It is Budget time again at the Scottish Parliament.
There is a great deal I enjoy about my role as an MSP. This is my least favourite aspect.
It is not that it is difficult – sometimes unpopular decisions must be taken, defended and implemented when you are the party of government -that goes with the territory.
It is the process that has evolved around the budget in our parliament I find so disappointing.
The public finances currently are the most challenging since the advent of devolution 25 years ago. And that has a knock-on effect on how a raft of public services are delivered.
Tough choices must be made as the Government, in which I am a serving minister, seeks to produce a balanced budget, as it is legally required to do.
I could point the finger at Westminster for this. Other parties will point the finger at the Scottish Government. But let us park that for a moment and simply recognise that the position is difficult, to say the least.
Just like we as individuals have to budget according to our incomes, the Government must seek to do the same.
The opposition at Holyrood has the right to propose alternative choices and put those to the vote – albeit if they are seeking amended spending in certain areas then they are required to balance that by making cuts elsewhere. And that’s where my frustration arises.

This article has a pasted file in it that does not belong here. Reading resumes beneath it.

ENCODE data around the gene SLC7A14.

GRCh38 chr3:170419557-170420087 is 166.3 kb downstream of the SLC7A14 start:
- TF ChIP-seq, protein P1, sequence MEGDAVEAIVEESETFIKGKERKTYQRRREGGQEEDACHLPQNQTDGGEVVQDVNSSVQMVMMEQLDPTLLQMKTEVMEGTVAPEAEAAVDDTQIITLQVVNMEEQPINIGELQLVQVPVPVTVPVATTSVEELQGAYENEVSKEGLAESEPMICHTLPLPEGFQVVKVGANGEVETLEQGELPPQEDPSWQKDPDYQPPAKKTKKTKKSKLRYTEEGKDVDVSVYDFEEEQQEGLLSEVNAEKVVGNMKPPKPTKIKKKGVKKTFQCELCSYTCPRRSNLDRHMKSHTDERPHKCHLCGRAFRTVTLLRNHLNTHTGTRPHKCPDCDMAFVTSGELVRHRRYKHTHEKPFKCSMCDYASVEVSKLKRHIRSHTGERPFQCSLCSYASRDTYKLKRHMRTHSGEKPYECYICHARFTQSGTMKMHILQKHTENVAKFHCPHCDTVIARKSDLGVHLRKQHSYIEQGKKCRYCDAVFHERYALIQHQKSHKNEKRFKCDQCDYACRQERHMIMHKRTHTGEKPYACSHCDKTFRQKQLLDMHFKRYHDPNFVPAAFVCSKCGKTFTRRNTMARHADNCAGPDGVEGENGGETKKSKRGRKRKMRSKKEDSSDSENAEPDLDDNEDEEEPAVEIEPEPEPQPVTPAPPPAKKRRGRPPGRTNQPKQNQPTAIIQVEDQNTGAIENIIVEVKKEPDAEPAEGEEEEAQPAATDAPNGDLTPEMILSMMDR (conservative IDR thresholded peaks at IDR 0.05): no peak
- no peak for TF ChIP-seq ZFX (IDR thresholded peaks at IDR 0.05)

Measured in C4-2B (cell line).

When I was first elected an MSP back in 2011, budget time saw lots of discussions between parties behind the scenes. Alternative suggestions are put forward and sometimes, just sometimes support for the government comes from surprising quarters.
I can remember for example two Lib Dem colleagues once breaking ranks and backing an SNP budget because of concessions within it for the distinct communities they represented.
Those days have gone, however. The SNP’s political opponents will claim there is no point because the coalition government commands a majority and will get its budget through regardless.
But democracy is poorly served by the lack of grown-up debate around the budget.
Opposition politicians simply highlighting a list of things within the draft proposals that they don’t like without the semblance of any effort being made to present an alternative case does the reputation of the institution no favours at all. The first stage of the budget has passed. There remain two further stages during which the opposition can advance credible, costed alternatives. Let’s see if they do.